While only the black-footed, or jackass, penguin lives in Africa today, about 5 million years ago at least four penguin species lived in the continent.
By Tia Ghose
Penguin fossils from 10 million to 12 million years ago have been unearthed in South Africa, the oldest fossil evidence of these cuddly, tuxedoed birds in Africa.
The new discovery, detailed in Tuesday's issue of the Zoological Journal of the Linnean Society, could shed light on why the number of penguin species plummeted on Africa's coastline from four species 5 million years ago to just one today — Spheniscus demersus, or the jackass penguin, known for its donkeylike calls.
Daniel Thomas, a researcher at the National Museum of Natural History, and colleague Daniel Ksepka of the National Evolutionary Synthesis Center were studying rock sediments near a steel plant in Cape Town, South Africa, when they uncovered an assortment of fossils, including 17 pieces that turned out to be backbones, breastbones, legs and wings from ancient penguins.
The bones suggested these ancient birds ranged from 1-to 3-feet tall (0.3 to 0.9 meters). For comparison, Africa's living jackass penguin, also called the black-footed penguin, stands at about 2-feet tall (0.6 meters) and weighs between 5.5 and 8.8 pounds (2.5 and 4 kilograms). [Happy Feet: A Gallery of Pudgy Penguins]
The discovery pushes back the penguin fossil record in Africa by at least 5 million years.
Because the next oldest fossils from Africa date to 5 million years ago, it's tricky to determine exactly why most penguin species disappeared from Africa.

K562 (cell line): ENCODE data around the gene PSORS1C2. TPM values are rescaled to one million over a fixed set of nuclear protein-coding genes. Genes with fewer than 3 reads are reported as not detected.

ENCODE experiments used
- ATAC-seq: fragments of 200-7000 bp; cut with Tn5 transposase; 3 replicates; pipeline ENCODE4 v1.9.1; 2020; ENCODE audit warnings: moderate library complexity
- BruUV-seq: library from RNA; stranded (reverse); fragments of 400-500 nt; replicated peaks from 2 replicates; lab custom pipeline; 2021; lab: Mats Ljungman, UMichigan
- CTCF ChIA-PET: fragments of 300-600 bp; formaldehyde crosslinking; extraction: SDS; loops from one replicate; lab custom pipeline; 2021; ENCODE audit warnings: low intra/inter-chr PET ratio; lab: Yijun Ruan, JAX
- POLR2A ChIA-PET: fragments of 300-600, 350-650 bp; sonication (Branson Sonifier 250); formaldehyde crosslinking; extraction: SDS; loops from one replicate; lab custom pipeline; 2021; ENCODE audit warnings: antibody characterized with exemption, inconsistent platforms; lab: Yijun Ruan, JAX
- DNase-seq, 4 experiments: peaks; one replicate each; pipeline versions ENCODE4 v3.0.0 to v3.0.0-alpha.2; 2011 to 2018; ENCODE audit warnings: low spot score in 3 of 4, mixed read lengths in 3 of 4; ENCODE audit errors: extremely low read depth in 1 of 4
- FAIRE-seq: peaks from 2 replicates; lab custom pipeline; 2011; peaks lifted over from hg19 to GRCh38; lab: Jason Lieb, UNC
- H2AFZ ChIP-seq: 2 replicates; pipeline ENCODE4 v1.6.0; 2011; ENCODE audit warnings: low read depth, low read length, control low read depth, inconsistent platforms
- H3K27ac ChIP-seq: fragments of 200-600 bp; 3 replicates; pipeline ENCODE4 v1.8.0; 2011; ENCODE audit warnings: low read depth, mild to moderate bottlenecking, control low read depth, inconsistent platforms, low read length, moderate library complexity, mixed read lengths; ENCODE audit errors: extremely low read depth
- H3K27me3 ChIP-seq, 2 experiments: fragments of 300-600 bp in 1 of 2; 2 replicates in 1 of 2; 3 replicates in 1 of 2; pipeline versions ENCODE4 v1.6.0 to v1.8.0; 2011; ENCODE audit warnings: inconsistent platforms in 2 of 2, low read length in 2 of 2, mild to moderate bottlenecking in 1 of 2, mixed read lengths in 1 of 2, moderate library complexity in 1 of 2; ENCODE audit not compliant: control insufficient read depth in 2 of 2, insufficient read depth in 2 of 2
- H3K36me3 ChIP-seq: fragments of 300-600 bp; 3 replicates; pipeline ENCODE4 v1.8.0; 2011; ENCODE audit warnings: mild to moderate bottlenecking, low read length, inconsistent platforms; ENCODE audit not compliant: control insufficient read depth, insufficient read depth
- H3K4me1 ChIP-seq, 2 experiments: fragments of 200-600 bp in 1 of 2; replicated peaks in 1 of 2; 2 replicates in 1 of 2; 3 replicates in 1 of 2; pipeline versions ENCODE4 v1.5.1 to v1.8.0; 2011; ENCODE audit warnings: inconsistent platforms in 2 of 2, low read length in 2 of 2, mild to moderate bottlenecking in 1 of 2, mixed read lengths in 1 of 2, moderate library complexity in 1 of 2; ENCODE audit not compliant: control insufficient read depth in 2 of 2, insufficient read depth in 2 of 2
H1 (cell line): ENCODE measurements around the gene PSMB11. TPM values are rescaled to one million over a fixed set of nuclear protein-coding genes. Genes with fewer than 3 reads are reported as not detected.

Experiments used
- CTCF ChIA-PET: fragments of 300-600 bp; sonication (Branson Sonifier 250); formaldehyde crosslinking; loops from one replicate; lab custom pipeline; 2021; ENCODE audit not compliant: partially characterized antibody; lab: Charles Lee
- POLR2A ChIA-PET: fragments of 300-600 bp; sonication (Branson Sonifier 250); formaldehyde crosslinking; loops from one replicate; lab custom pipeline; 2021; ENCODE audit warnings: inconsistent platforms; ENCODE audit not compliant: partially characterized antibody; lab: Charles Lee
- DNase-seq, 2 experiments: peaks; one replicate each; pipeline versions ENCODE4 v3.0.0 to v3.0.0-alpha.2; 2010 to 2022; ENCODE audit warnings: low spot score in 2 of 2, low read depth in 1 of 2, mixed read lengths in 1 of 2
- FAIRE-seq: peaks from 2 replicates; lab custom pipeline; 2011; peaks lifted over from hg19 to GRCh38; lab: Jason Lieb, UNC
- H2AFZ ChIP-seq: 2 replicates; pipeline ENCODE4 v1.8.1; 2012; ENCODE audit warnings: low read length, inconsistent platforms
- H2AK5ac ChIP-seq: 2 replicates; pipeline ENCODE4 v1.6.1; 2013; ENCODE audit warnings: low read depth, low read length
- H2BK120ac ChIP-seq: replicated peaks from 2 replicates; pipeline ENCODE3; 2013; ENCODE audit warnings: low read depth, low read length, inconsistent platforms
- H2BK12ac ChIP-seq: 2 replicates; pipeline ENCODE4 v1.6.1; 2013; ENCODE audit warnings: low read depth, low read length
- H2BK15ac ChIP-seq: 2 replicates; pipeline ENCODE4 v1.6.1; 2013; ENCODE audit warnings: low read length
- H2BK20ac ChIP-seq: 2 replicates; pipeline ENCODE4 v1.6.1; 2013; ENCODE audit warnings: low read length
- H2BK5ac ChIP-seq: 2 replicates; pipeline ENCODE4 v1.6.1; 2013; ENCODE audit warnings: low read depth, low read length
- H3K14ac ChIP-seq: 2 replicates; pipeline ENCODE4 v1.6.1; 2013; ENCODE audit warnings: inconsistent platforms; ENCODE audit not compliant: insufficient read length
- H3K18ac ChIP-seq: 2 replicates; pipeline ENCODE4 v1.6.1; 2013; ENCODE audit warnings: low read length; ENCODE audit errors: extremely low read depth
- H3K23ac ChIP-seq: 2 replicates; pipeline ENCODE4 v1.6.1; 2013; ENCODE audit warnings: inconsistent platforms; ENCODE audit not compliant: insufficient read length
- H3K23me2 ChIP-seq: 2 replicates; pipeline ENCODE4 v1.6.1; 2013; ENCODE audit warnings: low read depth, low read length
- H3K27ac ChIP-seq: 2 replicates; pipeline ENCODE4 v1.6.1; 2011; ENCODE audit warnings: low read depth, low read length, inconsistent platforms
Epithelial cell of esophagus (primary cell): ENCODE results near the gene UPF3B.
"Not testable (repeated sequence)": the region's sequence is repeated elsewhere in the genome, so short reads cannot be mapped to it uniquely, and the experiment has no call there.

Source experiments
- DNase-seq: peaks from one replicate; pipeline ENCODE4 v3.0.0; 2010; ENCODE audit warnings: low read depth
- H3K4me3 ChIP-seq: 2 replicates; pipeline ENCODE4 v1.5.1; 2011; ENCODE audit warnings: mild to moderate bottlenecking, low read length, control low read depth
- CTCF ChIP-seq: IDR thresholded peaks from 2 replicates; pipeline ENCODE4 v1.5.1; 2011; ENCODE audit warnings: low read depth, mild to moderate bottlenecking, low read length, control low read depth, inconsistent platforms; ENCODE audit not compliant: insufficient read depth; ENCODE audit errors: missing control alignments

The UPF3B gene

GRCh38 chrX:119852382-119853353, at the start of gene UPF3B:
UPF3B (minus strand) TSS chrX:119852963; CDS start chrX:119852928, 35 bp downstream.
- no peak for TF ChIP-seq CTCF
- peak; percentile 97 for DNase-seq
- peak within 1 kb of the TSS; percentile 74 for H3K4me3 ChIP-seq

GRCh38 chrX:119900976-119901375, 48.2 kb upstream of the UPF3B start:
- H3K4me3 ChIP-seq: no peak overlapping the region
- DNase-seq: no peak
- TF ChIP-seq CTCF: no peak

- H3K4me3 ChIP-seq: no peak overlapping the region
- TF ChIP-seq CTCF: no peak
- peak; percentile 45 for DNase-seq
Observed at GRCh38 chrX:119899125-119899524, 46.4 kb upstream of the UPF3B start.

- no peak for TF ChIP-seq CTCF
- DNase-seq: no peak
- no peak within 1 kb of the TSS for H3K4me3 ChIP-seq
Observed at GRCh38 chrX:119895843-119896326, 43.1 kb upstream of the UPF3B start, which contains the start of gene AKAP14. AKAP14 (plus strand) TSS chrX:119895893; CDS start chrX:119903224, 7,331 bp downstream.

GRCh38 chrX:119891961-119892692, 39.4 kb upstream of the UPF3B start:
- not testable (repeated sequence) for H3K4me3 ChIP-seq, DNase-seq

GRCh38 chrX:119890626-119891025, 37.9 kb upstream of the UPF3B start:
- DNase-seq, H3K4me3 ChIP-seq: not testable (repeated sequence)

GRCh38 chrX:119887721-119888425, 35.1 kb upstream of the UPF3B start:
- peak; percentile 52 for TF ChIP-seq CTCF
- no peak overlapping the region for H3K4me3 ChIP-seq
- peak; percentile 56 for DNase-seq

"It's like seeing two frames of a movie," Ksepka said in a statement. "We have a frame at 5 million years ago, and a frame at 10-12 million years ago, but there's missing footage in between."
One possibility is that changing sea levels eliminated most of the penguins' nesting sites.
About 5 million years ago, sea levels were 296 feet (90 m) higher than today, and the low-lying South Africa became a patchwork of islands. Those islands provided beaches for several penguin species to create nests and rear their young while sheltering them from predators.
Once the oceans fell, most of those beaches would become mainland.
Africa's remaining jackass penguins are also on the decline. Their numbers have plummeted by 80 percent, in part because humans are overfishing their staple foods, sardines and anchovies. African penguins are being bred in captivity; for instance, a successful breeding season at the New England Aquarium in 2010 ended with the birth of 11 new African penguin chicks.
In addition, Bristol Conservation and Science Foundation, along with South African and international partners, is working to establish breeding colonies of the African penguin closer to fish resources, to ensure successful chick-rearing, according to the World Association of Zoos and Aquariums.
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